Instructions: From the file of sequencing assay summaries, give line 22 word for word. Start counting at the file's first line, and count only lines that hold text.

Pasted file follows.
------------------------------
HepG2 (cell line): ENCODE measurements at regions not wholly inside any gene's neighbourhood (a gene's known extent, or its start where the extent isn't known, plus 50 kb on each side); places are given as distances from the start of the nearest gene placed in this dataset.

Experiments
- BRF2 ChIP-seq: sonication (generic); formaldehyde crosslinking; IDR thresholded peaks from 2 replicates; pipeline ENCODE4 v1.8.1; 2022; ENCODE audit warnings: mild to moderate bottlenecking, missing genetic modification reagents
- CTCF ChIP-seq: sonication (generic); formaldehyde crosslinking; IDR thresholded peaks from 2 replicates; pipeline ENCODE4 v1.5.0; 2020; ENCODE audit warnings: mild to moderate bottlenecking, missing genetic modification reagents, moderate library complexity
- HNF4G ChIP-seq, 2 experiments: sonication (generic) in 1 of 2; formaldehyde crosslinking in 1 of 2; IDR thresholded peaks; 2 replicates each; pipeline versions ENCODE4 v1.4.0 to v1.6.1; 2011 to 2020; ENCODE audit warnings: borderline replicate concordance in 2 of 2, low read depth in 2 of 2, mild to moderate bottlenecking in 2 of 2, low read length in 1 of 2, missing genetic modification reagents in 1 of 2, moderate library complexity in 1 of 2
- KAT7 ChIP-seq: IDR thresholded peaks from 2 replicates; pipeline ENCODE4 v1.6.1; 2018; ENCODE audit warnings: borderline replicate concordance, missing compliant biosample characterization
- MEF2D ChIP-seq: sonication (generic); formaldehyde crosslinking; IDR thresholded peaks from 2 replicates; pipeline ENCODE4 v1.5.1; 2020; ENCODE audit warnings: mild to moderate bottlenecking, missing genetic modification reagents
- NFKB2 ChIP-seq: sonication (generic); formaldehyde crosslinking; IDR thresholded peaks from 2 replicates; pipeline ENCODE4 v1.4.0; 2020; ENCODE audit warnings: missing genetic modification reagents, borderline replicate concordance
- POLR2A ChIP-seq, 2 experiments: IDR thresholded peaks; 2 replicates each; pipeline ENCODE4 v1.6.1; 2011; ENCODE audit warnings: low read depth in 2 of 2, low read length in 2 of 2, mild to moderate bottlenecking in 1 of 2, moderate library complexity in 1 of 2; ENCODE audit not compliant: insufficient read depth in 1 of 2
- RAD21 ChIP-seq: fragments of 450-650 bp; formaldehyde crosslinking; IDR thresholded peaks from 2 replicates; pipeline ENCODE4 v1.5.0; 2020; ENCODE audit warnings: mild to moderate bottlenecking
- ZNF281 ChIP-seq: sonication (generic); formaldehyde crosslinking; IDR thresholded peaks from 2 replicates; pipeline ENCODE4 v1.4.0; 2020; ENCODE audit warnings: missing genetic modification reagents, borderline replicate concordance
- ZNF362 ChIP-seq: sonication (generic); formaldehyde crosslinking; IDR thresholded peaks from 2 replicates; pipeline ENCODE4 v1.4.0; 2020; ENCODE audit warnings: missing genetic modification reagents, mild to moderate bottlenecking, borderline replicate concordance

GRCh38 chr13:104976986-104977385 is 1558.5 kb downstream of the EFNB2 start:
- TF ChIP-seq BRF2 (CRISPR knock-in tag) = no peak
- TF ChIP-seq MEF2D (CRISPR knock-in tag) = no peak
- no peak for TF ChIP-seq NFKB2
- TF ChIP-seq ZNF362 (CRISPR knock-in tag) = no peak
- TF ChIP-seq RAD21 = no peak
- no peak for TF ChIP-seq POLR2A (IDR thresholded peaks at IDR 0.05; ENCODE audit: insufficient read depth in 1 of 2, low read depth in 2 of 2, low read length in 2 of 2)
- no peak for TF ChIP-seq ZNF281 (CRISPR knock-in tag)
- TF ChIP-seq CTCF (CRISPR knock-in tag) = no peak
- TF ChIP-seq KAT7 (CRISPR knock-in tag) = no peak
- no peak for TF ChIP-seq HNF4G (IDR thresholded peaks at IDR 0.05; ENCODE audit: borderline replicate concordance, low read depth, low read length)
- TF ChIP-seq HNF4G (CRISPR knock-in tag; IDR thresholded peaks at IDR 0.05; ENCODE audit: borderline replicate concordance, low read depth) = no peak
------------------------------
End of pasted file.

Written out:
- TF ChIP-seq KAT7 (CRISPR knock-in tag) = no peak